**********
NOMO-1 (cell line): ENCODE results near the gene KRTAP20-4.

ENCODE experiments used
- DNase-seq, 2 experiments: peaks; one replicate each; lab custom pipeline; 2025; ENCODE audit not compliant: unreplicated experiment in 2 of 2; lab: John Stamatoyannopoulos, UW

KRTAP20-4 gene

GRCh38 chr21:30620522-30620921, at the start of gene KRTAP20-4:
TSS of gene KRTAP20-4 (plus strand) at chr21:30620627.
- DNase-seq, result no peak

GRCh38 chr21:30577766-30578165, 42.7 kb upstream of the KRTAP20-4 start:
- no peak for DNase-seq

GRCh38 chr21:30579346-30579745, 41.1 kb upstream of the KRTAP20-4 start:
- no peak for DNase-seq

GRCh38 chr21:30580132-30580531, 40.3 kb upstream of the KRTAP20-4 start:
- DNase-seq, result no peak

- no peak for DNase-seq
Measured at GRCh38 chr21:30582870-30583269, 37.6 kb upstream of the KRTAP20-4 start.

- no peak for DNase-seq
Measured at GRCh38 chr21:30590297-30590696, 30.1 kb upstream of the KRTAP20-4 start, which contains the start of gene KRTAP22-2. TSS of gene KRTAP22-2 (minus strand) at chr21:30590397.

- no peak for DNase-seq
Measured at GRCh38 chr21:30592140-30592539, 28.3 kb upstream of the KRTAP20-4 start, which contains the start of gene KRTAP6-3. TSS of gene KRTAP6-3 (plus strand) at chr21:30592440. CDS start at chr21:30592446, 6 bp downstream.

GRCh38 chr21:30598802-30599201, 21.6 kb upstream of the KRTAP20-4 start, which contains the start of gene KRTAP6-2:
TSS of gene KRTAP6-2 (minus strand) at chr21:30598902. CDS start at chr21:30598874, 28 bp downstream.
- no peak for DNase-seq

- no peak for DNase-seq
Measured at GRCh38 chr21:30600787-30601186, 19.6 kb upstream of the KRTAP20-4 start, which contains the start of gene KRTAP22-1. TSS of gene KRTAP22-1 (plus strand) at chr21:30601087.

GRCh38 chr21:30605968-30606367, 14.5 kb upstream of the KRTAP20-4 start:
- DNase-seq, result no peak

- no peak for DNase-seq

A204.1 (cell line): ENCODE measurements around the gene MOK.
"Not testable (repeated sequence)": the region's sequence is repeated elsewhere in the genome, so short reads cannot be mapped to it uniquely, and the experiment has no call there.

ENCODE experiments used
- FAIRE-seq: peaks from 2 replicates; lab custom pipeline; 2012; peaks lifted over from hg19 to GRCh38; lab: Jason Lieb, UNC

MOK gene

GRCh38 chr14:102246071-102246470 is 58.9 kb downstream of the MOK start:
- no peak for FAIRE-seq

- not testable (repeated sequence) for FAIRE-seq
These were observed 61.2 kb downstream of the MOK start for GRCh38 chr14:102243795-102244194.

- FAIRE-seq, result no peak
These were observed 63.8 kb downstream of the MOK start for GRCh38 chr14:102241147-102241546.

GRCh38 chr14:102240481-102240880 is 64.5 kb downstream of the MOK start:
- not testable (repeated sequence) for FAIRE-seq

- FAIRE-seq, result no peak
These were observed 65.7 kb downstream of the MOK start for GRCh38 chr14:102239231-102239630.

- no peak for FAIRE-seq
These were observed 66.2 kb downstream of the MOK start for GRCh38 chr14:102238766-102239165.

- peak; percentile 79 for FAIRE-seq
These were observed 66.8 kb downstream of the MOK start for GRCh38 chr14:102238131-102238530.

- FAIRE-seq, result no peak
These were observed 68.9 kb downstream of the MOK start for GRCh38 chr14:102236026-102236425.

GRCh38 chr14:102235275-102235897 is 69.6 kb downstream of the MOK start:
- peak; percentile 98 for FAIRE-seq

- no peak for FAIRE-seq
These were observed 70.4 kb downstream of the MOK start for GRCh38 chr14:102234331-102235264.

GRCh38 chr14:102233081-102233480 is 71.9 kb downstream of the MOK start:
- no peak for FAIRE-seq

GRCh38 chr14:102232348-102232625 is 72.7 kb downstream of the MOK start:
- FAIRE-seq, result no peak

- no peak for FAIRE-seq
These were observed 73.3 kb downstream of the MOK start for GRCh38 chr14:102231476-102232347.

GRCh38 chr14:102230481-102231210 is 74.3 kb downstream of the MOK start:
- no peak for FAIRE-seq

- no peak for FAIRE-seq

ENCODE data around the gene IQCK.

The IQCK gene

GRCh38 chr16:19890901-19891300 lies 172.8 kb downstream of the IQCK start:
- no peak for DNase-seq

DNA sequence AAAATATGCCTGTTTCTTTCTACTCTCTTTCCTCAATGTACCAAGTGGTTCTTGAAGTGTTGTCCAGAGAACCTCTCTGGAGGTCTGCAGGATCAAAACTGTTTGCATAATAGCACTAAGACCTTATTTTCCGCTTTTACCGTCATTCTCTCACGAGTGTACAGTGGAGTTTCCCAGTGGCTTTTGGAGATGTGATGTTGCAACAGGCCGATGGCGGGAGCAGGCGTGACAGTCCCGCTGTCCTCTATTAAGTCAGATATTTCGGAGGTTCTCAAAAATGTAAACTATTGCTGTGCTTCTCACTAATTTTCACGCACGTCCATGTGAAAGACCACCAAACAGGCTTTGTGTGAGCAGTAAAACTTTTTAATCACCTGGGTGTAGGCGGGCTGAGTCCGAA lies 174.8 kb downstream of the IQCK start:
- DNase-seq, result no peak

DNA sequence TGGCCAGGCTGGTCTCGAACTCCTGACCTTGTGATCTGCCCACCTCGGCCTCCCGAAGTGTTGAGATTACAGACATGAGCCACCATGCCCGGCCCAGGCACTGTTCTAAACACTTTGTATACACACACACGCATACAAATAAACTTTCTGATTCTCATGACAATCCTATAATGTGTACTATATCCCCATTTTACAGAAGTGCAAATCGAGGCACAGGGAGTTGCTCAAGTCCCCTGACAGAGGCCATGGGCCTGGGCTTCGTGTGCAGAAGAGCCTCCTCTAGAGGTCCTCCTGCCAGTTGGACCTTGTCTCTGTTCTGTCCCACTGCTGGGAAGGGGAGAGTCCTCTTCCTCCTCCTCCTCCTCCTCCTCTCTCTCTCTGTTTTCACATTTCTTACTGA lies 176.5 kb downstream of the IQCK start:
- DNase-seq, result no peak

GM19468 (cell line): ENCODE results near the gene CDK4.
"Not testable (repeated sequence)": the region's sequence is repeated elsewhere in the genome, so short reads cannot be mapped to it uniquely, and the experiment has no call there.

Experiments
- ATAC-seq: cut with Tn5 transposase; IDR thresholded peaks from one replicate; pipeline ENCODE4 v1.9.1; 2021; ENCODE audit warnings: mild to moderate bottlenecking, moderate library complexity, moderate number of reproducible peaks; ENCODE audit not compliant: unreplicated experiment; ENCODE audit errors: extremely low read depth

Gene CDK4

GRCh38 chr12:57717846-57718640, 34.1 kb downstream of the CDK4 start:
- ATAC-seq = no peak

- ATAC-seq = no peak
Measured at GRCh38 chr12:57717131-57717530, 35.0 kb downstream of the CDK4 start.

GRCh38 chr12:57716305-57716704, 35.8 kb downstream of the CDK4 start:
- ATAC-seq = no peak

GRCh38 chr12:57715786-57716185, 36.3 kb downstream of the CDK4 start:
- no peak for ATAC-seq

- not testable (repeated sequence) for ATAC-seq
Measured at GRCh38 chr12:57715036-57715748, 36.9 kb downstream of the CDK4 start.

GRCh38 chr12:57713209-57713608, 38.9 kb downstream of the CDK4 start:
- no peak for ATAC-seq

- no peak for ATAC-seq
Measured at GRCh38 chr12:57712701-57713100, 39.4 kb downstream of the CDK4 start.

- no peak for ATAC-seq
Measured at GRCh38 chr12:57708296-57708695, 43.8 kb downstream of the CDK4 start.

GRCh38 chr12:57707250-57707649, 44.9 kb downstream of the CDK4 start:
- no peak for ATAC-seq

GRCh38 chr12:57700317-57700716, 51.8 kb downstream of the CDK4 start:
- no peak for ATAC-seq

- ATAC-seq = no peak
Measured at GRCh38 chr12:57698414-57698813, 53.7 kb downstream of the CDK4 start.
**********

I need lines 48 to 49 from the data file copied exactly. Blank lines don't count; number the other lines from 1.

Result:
These were observed 68.9 kb downstream of the MOK start for GRCh38 chr14:102236026-102236425.

GRCh38 chr14:102235275-102235897 is 69.6 kb downstream of the MOK start: